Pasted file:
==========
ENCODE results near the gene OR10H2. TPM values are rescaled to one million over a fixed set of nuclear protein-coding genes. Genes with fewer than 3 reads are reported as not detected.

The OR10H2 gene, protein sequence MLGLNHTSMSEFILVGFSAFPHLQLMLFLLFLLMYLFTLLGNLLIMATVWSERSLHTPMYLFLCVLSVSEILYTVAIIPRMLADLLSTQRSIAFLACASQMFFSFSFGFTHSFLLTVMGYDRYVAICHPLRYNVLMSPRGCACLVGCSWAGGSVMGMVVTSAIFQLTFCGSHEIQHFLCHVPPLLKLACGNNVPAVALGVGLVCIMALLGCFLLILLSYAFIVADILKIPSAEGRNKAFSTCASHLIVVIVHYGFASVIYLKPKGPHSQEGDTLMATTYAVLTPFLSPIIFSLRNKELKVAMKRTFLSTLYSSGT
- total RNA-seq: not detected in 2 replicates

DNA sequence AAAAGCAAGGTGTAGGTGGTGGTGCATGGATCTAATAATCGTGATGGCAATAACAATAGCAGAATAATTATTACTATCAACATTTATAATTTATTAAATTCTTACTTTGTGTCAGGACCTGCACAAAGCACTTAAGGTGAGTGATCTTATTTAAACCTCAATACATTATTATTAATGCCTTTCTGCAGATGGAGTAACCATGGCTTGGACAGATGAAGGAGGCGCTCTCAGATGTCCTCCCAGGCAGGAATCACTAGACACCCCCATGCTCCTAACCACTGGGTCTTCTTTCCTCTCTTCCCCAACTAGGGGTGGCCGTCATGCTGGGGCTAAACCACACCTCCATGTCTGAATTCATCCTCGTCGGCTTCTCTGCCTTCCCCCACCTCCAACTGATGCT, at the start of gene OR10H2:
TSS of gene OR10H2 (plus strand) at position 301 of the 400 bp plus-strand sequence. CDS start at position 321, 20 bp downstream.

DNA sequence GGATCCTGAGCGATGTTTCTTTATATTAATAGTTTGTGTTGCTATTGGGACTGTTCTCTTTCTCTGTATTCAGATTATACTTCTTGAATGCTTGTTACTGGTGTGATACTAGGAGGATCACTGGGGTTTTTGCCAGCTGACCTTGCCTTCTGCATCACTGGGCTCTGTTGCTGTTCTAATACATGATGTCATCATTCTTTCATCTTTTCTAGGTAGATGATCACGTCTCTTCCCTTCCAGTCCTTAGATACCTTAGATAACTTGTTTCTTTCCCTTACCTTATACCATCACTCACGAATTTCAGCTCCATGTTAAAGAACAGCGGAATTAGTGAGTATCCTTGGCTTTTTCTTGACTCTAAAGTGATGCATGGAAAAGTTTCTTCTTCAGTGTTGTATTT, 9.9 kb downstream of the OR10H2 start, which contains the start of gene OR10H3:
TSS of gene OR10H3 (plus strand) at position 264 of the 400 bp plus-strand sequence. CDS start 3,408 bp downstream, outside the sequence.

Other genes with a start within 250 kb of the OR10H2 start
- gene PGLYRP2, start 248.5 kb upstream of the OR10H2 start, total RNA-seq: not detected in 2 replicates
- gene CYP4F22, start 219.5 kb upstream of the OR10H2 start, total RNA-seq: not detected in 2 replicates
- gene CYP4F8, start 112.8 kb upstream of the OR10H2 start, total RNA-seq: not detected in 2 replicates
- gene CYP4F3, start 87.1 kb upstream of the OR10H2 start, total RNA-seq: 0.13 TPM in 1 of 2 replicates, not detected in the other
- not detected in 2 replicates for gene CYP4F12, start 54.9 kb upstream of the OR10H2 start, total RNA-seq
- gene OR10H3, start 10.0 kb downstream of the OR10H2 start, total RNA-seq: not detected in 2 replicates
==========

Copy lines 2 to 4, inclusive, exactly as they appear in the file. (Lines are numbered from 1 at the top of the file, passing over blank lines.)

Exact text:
The OR10H2 gene, protein sequence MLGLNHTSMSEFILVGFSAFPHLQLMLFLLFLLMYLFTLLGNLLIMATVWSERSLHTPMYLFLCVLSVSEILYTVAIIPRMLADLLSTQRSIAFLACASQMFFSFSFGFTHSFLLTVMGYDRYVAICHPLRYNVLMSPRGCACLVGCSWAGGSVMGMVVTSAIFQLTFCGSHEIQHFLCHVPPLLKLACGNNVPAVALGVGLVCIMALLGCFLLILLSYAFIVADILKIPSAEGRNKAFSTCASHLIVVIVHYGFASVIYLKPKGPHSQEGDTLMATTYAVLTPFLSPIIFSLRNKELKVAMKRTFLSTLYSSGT
- total RNA-seq: not detected in 2 replicates

DNA sequence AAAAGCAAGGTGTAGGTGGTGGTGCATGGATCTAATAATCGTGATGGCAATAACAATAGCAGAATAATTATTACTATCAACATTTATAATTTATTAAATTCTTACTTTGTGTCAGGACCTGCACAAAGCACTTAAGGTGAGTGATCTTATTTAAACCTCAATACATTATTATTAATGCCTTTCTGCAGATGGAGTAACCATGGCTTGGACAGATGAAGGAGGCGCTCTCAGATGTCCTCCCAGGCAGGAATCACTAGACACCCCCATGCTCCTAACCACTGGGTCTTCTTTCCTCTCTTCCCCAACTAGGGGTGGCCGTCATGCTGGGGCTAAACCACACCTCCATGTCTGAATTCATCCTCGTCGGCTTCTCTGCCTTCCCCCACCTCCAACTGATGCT, at the start of gene OR10H2: